The New York Sun's Eli Lake is reporting this morning that "Al Qaeda's Internet communications system has suddenly gone dark to American intelligence" following "the leak of Osama bin Laden's September 11 speech inadvertently disclosed the fact that" American intelligence agencies "had penetrated the enemy's system."
You can thank ABC News for that. According to Lake:
...the disclosure from ABC and later other news organizations tipped off Qaeda's internal security division that the organization's Internet communications system, known among American intelligence analysts as Obelisk, was compromised. This network of Web sites serves not only as the distribution system for the videos produced by Al Qaeda's production company, As-Sahab, but also as the equivalent of a corporate intranet, dealing with such mundane matters as expense reporting and clerical memos to mid- and lower-level Qaeda operatives throughout the world.
Writing at her "Couric & Co." blog this morning, CBS's Katie Couric gave journalist/feminist polemicist Susan Faludi a platform to flesh out her theory that the mainstream media have harnessed fears of terrorism post-9/11 to socially repress women and resurrect myths of the Old West. Here, for example, is Faludi's response to Couric's question about why Faludi penned her latest book:
MSNBC Interactive News, a Microsoft and NBC Universal joint venture with 27.3 million Web visitors in August, announced Sunday night that it has purchased Newsvine in a deal of undisclosed size. It is the first acquisition in MSNBC.com's 11-year history, one that President Charlie Tillinghast hopes will lead to additional news-sharing features on MSNBC and tap an audience of highly engaged news readers.
Newsvine will continue to operate as a separate business unit and brand under the direction of Davidson, with the team remaining in its Seattle offices.
So Sen. Barack Obama has pulled a Bill Moyers -- shunning U.S. flag lapel pins over political disagreements with the Bush administration -- and Time's Joe Klein applauds the move. After all, the Bush White House, according to Klein is an "administration that endorsed the troglyditic religious views of Christian fundamentalist mullahs," among other nasty un-liberal things.
I adore this country and abhor those, especially those lucky enough to live here, who don't. But to the extent that wearing an American flag lapel pin could be misconstrued as support for the most disgraceful administration in my lifetime, perhaps in American history, I can certainly understand why Barack Obama had reservations about it.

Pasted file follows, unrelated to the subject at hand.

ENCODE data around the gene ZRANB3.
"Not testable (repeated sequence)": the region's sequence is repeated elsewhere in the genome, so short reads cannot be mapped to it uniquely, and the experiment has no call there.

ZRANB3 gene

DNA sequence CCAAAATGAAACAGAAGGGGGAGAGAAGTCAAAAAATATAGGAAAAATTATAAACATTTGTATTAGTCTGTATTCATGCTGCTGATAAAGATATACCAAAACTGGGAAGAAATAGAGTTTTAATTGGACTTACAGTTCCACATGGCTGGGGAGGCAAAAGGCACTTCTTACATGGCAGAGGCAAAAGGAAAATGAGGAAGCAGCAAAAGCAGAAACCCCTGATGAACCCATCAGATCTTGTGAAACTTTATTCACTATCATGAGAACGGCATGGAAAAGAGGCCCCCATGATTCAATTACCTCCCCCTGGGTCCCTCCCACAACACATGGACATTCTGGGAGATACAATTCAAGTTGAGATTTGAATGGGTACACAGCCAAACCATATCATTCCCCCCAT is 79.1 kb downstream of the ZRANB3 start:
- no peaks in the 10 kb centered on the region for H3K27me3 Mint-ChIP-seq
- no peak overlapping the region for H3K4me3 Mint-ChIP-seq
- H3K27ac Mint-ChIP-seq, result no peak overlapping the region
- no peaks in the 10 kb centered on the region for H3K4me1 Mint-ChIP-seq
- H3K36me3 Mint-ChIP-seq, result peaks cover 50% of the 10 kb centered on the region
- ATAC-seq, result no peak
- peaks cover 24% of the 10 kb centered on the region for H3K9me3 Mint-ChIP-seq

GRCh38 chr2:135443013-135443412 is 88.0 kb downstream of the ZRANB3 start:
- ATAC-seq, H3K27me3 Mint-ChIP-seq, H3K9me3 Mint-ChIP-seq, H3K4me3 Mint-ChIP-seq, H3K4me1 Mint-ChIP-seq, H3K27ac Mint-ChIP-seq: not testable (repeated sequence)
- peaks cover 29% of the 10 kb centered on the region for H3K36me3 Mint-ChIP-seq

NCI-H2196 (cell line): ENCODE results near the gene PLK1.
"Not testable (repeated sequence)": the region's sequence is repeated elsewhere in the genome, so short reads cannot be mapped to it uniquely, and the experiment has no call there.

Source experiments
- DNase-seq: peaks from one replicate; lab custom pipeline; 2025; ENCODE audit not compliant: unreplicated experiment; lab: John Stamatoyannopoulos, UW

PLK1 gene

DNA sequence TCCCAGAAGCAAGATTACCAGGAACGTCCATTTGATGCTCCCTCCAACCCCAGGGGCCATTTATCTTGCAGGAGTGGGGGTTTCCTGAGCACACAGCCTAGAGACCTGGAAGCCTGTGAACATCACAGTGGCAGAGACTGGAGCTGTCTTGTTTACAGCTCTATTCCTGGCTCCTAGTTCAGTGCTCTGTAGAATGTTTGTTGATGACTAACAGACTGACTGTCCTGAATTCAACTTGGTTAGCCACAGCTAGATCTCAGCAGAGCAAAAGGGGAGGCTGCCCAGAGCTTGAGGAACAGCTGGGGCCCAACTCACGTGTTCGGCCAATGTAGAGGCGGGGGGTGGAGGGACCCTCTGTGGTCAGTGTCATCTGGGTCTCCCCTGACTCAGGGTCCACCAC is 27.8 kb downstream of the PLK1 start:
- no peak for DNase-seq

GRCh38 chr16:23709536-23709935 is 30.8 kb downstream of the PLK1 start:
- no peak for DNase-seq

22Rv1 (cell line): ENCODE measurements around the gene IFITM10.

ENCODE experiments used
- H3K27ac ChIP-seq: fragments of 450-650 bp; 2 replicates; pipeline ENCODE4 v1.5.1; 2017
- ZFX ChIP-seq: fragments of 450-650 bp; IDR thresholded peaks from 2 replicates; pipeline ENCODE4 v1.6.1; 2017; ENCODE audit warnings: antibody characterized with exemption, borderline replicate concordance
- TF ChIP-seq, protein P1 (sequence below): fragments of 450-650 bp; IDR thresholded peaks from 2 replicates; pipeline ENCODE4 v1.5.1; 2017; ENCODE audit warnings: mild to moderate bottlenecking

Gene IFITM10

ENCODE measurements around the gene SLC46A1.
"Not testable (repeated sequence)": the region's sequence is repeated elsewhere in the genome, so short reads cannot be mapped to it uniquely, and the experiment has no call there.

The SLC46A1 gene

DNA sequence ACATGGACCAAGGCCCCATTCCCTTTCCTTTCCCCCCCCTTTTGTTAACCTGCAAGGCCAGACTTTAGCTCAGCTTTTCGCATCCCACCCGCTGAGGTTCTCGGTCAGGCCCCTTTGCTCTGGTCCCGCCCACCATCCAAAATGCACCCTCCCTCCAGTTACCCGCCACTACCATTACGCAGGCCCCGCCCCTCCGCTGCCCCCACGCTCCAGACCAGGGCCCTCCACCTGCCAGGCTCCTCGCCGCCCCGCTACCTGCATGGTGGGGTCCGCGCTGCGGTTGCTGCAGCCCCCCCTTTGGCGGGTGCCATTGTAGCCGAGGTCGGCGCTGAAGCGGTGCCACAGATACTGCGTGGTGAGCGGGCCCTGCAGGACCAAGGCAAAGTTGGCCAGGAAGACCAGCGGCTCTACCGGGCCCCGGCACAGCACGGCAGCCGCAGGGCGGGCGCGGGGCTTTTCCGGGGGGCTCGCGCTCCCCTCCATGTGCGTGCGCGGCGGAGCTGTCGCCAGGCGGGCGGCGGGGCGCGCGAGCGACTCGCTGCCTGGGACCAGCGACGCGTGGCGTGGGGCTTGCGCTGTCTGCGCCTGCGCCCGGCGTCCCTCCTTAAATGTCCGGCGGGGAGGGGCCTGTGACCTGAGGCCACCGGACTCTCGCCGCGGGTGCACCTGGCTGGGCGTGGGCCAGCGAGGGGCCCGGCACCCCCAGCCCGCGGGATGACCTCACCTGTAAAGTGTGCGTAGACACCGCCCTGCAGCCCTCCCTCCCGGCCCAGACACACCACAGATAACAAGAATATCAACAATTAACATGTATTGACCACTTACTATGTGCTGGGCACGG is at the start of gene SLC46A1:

While MSNBC's Keith Olbermann can hardly contain his glee at smacking around Rush Limbaugh over the taken-out-of-context "phony soldier" remark, it's notable that Olbermann himself essentially smeared Gen. David Petreaus as a phony at best and a traitor at the worst well before the Iraq war commander ever gave his assessment before Congress.
Indeed, before MoveOn.org issued the infamously juvenile "Betray Us" ad, Olbermann's minions plastered "Will Petreaus Betray Us?" in on-screen graphics during his August 16 program. [See also YouTube video appended at bottom of post]
Chatting with guest and liberal journalist Jonathan Alter on that program, Olbermann trashed the Petreaus report as a "ghost-written" concoction of the Bush White House, bound to be replete with partisan spin. Alter agreed, saying Petreaus has always been a "political" general, although he backtracked a bit to also say Petreaus was a "straight-shooter."
Cat fight on the left? On today's "Tucker," a "Media Matters" representative denied Hillary's claim that she "helped start" the organization.
Welcome back, Tucker. Really.
While Carlson was away, guest host David Shuster sullied Tucker's name-sake show with the tasteless "gotcha" game he sprang on Rep. Marsha Blackburn (R-Tenn.), then compounded matters by leading a liberal love-in.